Russia prepares to hit metals firms with $2.3bn in export taxes

Moscow wants to protect its defence and construction industries from further growth in raw materials costs as prices for metals rise at a global level. (Credit: Wikipedia)

Russia is preparing new export taxes for steel products, nickel, aluminium and copper which will cost their producers $2.3 billion between Aug. 1 and Dec. 31, its officials told a government meeting on Thursday.

Moscow wants to protect its defence and construction industries from further growth in raw materials costs as prices for metals rise at a global level.

“Our economy is not ready for the kind of avalanche-like shock transfer of global prices to the domestic market that we have seen over the past year,” First Deputy Prime Minister Andrei Belousov said.

“The increase in domestic prices for certain metals ranged from 60% to 100%.”

Moscow will use the August to December period, while the extra taxes are in place, to prepare a permanent mechanism to “accumulate part of the profits from these superfavourable market conditions”, the economy minister Maxim Reshetnikov said.

Taxing ferrous metals such as steel will bring in 114 billion roubles ($1.6 billion), and base metals such as nickel and aluminium 50 billion roubles, Belousov said, adding that that represents 20%-25% of the “excessive income” firms will get from a favourable market.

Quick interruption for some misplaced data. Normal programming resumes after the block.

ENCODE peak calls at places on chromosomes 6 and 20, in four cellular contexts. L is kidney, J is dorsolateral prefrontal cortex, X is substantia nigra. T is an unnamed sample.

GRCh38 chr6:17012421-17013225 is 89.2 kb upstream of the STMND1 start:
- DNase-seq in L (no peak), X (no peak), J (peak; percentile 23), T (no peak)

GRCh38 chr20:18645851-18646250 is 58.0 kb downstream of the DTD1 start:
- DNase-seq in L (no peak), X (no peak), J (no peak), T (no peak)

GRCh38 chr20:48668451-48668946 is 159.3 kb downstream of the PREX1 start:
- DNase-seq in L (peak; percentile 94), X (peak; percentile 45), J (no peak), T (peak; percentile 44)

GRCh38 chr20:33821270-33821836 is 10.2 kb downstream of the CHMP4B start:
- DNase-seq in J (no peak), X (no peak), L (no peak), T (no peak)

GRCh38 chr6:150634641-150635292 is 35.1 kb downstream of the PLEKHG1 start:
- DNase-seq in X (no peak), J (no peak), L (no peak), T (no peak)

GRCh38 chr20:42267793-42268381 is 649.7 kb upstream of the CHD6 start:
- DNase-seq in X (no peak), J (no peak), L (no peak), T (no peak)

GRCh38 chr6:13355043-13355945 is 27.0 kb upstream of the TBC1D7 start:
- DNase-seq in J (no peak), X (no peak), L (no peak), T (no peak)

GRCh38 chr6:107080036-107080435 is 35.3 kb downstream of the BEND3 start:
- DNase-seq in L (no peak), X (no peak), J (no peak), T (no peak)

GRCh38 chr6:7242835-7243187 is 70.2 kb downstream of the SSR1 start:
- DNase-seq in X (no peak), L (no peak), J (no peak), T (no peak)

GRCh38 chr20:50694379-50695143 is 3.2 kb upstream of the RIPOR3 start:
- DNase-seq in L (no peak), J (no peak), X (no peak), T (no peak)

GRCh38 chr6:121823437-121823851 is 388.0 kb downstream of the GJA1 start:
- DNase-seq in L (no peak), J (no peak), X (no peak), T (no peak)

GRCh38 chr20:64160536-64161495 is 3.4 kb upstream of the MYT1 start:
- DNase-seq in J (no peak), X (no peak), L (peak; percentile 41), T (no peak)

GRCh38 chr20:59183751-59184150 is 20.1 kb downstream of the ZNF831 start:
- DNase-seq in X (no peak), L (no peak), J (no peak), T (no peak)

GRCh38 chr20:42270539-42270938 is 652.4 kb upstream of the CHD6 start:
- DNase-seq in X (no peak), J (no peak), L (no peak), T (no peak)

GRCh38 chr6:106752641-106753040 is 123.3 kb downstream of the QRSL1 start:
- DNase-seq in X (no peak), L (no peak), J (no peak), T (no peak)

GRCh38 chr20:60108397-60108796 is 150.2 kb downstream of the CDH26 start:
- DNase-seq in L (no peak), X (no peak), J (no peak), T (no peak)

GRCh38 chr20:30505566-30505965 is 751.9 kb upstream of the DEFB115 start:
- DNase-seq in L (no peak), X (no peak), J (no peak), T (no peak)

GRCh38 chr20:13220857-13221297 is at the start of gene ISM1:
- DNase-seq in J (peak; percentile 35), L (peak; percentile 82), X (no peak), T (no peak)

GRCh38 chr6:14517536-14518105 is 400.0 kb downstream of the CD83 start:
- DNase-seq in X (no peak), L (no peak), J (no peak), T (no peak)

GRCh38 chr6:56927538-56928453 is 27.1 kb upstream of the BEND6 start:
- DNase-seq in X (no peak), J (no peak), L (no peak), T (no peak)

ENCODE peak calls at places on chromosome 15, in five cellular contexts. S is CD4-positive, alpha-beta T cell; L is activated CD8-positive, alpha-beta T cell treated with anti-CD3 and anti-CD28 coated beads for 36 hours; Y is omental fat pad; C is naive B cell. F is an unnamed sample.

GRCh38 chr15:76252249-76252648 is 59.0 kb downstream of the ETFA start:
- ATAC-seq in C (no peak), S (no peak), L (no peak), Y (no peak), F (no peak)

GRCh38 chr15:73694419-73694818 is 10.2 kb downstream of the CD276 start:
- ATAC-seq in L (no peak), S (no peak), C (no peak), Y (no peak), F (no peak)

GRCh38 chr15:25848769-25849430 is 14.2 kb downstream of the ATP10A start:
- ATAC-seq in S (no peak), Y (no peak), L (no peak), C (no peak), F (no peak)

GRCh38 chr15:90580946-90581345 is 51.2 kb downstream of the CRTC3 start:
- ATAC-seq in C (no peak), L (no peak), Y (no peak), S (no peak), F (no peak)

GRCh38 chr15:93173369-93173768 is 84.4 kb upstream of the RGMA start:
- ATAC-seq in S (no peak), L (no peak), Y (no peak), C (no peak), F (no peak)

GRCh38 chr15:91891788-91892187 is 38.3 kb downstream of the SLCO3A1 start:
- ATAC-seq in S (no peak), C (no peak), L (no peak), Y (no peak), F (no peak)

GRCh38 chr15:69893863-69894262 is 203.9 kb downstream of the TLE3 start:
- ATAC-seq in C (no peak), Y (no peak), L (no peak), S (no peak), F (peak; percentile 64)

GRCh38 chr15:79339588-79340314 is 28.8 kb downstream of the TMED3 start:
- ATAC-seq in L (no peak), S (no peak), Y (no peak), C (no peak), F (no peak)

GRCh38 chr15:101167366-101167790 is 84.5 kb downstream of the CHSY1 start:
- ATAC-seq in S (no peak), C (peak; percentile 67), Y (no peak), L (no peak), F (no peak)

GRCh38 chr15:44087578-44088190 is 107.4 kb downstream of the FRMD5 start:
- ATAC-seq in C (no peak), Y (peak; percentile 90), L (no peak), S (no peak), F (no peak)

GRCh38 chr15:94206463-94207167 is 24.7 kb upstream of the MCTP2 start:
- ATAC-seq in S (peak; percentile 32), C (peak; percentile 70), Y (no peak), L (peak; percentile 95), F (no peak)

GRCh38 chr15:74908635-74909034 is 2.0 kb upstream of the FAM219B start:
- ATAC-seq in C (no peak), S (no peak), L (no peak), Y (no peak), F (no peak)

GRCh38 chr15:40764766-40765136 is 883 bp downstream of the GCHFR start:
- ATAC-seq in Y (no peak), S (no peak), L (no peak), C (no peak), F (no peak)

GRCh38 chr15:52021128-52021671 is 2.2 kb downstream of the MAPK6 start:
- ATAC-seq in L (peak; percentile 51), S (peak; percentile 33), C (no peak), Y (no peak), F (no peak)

He said he believed the size of metals exports from Russia would remain unaffected by the tax.

The expected tax take is above Belousov’s previous estimate. He said in May that Russian metals producers could face a demand to pay 100 billion roubles in additional tax to the government for what he termed ‘screwing the state’.

Russia’s Nornickel, the world’s largest producer of refined nickel, and Rusal, the world’s largest aluminium producer outside China, as well as the main steel producers did not reply to a Reuters request for comment.

($1 = 72.2430 roubles)

(By Darya Korsunskaya, Anastasia Lyrchikova and Polina Devitt; Editing by Jason Neely and Jan Harvey)

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